The Cherry Creek School District in late June announced plans to offer in-person classes five days a week for all students, with online learning for families who want to opt out for any reason. But starting off the year in-person isn't a certainty.
The district plans to start Aug. 17 both for in-person and online classes, spokeswoman Abbe Smith said July 22. But the impact of the virus in Arapahoe County will determine whether students that signed up for in-person class will start the school year physically in schools or in remote at-home class, according to the district's website.
“We will continue to monitor conditions and guidance from the State of Colorado and the Tri-County Health Department and will make adjustments to the plan if necessary” and communicate that to families, Smith said.
Denver Public Schools on July 17 announced plans to start the school year in fully remote learning and that the first day of remote school for most students will be Aug. 24. The soonest the Denver district would consider a phased-in return to in-person learning would be Sept. 8.
When Cherry Creek district students do return to school, the district plans to provide students and staff access to an app that will walk them through the symptom-checking process for COVID-19. Previously, a June 30 letter to the community from Superintendent Scott Siegfried said there “will be health screenings of all students and staff before or as they arrive at school.”
The district will not perform symptom checks at school, Smith clarified.
Families will be asked to take their children's temperature and check for symptoms before sending them to school. District staff members must take their own temperature and assess themselves for possible symptoms, the district's website says.
If a student develops a fever throughout the day, they will be excluded from school in alignment with Colorado Department of Public Health and Environment guidance, and parents will be asked to pick them up, according to the district's website.
In light of the Tri-County Health Department's order requiring mask-wearing, the district will enforce a mask-wearing rule, according to its website.
For students who do not comply, the district will first work to educate them on the requirement to wear a mask in the district's schools. Tri-County's order makes an exception for “education settings,” which will have specific guidance on wearing face coverings, the order says.
Second, the district will provide official documentation of the requirement and provide a final warning, and the district will transfer the student from in-person to 100% online school if they continue to make the choice not to wear a mask.
“We will work with individual students to address any difficulties or medical issues with adhering to (those) expectations,” the district's website says.
Masks will be required while indoors. In times such as lunch, recess and during strong physical activity, masks can be removed.
Masks will be required and managed in a “developmentally appropriate manner” for elementary students; the district will have different expectations for kindergartners compared to fifth graders.
The district will focus on grouping — or "cohorting — students to minimize spread of the coronavirus. On an earlier informational page, the district's website outlined that high school students would be cohorted by class and that students would attend lunch aligned with their current class cohort.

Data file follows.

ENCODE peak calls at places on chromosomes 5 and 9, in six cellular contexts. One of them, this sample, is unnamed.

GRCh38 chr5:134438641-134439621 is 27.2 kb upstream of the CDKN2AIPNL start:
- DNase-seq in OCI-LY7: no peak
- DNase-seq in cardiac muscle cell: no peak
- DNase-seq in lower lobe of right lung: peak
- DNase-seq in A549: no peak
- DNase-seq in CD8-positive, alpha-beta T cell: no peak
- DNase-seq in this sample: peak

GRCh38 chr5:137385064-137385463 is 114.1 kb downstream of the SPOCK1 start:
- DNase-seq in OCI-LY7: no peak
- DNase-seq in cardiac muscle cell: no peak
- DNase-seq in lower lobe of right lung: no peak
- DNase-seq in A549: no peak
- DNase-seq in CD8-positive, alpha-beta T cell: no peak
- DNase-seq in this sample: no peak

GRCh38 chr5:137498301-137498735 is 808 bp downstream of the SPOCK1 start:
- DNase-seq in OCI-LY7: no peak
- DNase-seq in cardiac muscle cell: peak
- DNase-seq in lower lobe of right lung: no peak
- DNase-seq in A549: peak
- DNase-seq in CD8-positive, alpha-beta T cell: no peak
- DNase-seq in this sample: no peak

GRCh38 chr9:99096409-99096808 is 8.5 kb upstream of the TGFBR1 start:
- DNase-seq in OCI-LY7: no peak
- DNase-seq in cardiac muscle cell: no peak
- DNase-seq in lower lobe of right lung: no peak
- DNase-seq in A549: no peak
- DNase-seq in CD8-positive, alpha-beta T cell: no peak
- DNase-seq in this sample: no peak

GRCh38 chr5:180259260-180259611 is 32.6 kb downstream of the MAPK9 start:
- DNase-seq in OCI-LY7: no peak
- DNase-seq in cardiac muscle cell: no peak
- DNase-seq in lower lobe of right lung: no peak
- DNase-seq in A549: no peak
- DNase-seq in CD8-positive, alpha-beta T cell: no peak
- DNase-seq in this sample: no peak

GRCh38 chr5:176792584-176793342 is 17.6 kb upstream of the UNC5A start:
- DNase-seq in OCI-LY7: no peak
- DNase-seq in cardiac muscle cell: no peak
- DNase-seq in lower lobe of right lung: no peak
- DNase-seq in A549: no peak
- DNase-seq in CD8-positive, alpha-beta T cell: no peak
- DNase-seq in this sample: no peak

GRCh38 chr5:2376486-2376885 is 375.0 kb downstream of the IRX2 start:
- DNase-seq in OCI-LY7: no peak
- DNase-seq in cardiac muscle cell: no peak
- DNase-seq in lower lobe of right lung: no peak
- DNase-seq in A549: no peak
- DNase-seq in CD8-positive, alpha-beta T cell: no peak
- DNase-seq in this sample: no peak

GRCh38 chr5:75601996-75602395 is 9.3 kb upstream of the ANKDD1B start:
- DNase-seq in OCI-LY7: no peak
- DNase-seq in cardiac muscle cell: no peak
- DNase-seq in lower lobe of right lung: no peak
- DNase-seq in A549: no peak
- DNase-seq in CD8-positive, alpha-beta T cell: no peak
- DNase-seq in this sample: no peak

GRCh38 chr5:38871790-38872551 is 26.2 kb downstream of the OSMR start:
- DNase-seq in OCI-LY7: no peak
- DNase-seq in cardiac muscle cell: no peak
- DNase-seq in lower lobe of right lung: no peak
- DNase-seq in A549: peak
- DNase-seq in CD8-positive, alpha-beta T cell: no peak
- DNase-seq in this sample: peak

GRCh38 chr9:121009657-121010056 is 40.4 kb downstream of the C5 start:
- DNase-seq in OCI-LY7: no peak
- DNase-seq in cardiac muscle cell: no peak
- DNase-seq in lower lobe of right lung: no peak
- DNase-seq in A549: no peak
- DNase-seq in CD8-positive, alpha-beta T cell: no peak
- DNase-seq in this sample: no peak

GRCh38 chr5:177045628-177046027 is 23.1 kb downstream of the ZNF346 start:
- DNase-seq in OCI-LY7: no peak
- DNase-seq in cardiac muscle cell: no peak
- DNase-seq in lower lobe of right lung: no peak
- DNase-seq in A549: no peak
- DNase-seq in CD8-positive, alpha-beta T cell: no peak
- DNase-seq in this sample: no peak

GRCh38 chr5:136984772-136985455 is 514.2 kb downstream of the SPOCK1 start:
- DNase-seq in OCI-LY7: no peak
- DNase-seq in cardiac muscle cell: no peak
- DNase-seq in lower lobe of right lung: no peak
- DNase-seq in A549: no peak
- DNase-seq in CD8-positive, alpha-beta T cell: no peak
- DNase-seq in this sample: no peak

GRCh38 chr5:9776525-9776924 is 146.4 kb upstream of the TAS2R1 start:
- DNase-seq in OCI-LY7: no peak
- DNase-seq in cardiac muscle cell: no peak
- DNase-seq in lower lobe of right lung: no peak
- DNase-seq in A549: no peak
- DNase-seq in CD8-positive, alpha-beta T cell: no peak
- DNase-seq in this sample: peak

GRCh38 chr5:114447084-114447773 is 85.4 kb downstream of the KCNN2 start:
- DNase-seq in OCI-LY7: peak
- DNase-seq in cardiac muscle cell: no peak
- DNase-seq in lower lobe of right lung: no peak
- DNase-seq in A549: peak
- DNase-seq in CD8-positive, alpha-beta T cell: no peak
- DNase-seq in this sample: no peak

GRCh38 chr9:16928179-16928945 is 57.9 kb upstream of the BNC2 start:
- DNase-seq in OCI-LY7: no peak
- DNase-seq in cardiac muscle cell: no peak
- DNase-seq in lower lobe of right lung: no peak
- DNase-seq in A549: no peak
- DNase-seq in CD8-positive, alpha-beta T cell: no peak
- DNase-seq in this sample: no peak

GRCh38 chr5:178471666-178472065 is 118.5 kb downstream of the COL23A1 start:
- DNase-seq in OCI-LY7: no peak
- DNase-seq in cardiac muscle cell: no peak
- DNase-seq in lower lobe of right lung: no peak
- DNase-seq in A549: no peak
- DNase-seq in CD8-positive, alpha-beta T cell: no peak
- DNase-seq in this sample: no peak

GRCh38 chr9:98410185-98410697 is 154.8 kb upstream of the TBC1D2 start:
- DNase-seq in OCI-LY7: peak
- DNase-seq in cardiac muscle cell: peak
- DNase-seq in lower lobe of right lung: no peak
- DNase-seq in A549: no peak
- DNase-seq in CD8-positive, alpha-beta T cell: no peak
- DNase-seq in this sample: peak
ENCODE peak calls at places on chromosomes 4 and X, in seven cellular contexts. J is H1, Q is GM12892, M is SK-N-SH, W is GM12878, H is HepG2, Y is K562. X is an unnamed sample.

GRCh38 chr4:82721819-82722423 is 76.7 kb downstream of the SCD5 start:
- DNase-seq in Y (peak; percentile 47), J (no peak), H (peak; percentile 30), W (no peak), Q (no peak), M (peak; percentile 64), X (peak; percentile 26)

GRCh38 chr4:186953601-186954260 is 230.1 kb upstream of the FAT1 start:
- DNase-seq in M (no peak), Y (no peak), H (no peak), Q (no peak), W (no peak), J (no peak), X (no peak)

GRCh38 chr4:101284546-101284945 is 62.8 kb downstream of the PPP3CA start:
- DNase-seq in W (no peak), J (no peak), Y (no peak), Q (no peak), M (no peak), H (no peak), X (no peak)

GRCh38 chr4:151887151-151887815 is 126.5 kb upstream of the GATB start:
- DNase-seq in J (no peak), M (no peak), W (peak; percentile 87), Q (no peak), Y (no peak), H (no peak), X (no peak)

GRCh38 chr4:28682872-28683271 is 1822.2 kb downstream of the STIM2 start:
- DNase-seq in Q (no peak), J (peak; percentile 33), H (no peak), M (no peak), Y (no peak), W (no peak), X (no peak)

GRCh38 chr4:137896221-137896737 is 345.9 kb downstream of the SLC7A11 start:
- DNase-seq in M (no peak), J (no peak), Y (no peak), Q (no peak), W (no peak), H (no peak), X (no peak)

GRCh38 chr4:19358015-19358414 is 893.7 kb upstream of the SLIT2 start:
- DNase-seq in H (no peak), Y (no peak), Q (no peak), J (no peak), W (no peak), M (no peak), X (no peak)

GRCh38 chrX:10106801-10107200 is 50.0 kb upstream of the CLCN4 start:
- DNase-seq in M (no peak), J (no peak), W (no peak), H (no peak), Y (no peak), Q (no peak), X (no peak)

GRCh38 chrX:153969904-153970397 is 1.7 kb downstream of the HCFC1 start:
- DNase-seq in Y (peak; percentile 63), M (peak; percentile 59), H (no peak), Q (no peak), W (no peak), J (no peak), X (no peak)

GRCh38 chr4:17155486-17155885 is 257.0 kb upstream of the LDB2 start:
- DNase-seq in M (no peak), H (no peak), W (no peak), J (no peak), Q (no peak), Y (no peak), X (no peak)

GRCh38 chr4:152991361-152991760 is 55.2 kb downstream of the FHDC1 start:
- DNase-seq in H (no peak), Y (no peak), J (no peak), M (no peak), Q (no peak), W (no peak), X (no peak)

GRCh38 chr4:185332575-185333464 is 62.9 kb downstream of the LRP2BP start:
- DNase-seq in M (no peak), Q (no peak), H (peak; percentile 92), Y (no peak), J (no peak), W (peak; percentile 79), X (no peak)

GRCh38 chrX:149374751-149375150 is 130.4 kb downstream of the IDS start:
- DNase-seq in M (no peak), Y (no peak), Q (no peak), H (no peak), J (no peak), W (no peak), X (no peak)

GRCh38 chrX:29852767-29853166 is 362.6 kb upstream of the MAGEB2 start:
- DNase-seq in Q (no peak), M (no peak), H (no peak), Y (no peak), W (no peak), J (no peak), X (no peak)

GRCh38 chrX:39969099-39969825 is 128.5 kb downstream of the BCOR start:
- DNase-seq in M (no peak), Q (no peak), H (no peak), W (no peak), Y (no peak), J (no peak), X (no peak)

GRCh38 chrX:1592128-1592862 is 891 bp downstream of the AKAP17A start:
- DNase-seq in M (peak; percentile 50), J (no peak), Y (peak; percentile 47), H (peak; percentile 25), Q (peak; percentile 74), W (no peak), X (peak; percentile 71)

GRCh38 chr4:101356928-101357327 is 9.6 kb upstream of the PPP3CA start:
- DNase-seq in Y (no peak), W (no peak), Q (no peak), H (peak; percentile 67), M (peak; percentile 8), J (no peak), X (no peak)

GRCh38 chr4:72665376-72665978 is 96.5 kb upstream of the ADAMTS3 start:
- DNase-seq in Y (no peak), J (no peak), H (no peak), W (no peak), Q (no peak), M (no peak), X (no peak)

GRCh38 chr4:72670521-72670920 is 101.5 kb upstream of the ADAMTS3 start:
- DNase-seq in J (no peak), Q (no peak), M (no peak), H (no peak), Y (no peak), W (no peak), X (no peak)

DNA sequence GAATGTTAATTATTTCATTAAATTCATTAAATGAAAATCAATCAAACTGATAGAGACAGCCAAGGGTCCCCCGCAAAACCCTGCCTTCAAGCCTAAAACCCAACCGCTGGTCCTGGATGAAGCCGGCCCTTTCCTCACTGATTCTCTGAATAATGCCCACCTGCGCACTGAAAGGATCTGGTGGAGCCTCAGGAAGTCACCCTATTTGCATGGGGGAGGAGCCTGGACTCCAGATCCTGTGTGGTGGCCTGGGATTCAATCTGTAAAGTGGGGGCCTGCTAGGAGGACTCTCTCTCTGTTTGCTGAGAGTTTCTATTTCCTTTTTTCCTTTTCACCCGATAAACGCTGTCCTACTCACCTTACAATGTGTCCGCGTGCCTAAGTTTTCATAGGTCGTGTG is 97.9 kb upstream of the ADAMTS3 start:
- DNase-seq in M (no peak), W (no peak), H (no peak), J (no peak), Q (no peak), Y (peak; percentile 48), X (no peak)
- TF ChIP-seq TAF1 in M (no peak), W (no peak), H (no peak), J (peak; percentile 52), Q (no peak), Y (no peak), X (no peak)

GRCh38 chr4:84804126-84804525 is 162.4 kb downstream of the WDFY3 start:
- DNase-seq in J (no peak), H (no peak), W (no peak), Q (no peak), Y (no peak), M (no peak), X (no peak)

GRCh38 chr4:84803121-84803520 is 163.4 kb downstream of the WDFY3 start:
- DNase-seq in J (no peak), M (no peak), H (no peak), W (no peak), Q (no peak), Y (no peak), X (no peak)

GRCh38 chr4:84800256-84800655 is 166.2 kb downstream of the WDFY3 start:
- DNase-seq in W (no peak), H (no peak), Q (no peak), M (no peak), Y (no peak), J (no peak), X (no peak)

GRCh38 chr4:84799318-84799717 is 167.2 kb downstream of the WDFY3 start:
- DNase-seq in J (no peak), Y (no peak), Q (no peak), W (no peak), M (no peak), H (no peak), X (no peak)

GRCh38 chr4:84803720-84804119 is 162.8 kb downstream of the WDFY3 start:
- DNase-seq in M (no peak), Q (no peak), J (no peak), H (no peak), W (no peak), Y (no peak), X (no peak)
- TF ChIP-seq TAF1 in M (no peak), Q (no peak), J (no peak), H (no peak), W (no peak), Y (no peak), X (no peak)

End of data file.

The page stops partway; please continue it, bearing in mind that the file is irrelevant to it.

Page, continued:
A different page suggests the district is not able to group high school students in that manner, explaining that students will be able to leave campus for lunch or access the cafeteria under social distancing protocols, but that section does not mention cohorting.
"When we are not able to group (high school), we adjusted the schedule to significantly decrease student mixing and overlap. For example, with the previously discussed hybrid model, high school students changed classes or mixed 32 times over four days. With our updated model, students mix or change classes eight times in that same four-day period, and due to "off" periods, approximately 1/8 of the student population is always coming to or leaving campus," the website says.
The page still mentions that elementary and middle school students will be placed in cohorts by grade level for lunch, recess and special services. They will be given opportunities to socialize, the page adds.
The district also will increase air ventilation to attempt to protect students and staff from COVID-19.
Per the recommendation of the American Society of Heating Refrigeration and Air Conditioning Engineers, the district will increase its filter density to MERV 13, a hospital-grade filter, according to the district's website. While the MERV 13 filter is not dense enough to capture the COVID-19 virus, it is nearly twice the density of filters the district currently uses, the website says. Because of the greater density, filters will become clogged faster and will be changed twice as often as the current filters.
The district's heating, ventilation, and air conditioning systems will also run additional time to increase the number of times the air is exchanged over the course of a day. Running the system beyond the bell time allows air changes to occur without additional virus or other human-generated contaminants being added, helping to clean the air — the district will increase air exchanges by approximately 25%, the website says.
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